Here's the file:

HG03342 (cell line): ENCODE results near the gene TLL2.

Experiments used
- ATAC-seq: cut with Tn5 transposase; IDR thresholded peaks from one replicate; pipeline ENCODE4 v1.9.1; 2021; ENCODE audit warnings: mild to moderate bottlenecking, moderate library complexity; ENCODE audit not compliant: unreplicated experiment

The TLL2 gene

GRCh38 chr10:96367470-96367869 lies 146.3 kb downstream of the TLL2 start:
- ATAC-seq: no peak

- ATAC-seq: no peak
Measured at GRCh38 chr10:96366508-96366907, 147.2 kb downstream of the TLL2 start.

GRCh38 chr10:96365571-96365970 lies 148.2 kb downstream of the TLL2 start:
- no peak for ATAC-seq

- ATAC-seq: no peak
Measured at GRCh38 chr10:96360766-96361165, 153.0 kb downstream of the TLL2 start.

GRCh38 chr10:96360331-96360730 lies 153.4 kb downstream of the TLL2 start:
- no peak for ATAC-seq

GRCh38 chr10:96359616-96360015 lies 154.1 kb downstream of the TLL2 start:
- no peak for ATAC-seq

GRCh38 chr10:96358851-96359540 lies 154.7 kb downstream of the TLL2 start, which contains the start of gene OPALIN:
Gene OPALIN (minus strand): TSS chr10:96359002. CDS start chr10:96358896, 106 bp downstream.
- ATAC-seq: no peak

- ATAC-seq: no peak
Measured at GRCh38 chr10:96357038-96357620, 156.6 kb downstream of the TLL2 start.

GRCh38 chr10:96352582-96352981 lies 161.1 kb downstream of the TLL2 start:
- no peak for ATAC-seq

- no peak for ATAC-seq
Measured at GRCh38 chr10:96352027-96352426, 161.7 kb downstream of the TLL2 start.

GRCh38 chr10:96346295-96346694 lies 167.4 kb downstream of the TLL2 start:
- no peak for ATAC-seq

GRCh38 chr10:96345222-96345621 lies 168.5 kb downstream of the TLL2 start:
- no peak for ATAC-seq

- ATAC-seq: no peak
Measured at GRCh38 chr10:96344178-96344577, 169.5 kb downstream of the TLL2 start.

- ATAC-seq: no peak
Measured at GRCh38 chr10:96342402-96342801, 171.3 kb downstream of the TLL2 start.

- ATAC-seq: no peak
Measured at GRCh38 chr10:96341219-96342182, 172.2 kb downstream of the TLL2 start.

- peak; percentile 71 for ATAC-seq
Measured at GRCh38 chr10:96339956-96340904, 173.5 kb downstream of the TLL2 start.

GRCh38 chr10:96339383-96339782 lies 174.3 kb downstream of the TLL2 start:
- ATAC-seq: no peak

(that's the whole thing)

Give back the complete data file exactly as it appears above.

HG03342 (cell line): ENCODE results near the gene TLL2.

Experiments used
- ATAC-seq: cut with Tn5 transposase; IDR thresholded peaks from one replicate; pipeline ENCODE4 v1.9.1; 2021; ENCODE audit warnings: mild to moderate bottlenecking, moderate library complexity; ENCODE audit not compliant: unreplicated experiment

The TLL2 gene

GRCh38 chr10:96367470-96367869 lies 146.3 kb downstream of the TLL2 start:
- ATAC-seq: no peak

- ATAC-seq: no peak
Measured at GRCh38 chr10:96366508-96366907, 147.2 kb downstream of the TLL2 start.

GRCh38 chr10:96365571-96365970 lies 148.2 kb downstream of the TLL2 start:
- no peak for ATAC-seq

- ATAC-seq: no peak
Measured at GRCh38 chr10:96360766-96361165, 153.0 kb downstream of the TLL2 start.

GRCh38 chr10:96360331-96360730 lies 153.4 kb downstream of the TLL2 start:
- no peak for ATAC-seq

GRCh38 chr10:96359616-96360015 lies 154.1 kb downstream of the TLL2 start:
- no peak for ATAC-seq

GRCh38 chr10:96358851-96359540 lies 154.7 kb downstream of the TLL2 start, which contains the start of gene OPALIN:
Gene OPALIN (minus strand): TSS chr10:96359002. CDS start chr10:96358896, 106 bp downstream.
- ATAC-seq: no peak

- ATAC-seq: no peak
Measured at GRCh38 chr10:96357038-96357620, 156.6 kb downstream of the TLL2 start.

GRCh38 chr10:96352582-96352981 lies 161.1 kb downstream of the TLL2 start:
- no peak for ATAC-seq

- no peak for ATAC-seq
Measured at GRCh38 chr10:96352027-96352426, 161.7 kb downstream of the TLL2 start.

GRCh38 chr10:96346295-96346694 lies 167.4 kb downstream of the TLL2 start:
- no peak for ATAC-seq

GRCh38 chr10:96345222-96345621 lies 168.5 kb downstream of the TLL2 start:
- no peak for ATAC-seq

- ATAC-seq: no peak
Measured at GRCh38 chr10:96344178-96344577, 169.5 kb downstream of the TLL2 start.

- ATAC-seq: no peak
Measured at GRCh38 chr10:96342402-96342801, 171.3 kb downstream of the TLL2 start.

- ATAC-seq: no peak
Measured at GRCh38 chr10:96341219-96342182, 172.2 kb downstream of the TLL2 start.

- peak; percentile 71 for ATAC-seq
Measured at GRCh38 chr10:96339956-96340904, 173.5 kb downstream of the TLL2 start.

GRCh38 chr10:96339383-96339782 lies 174.3 kb downstream of the TLL2 start:
- ATAC-seq: no peak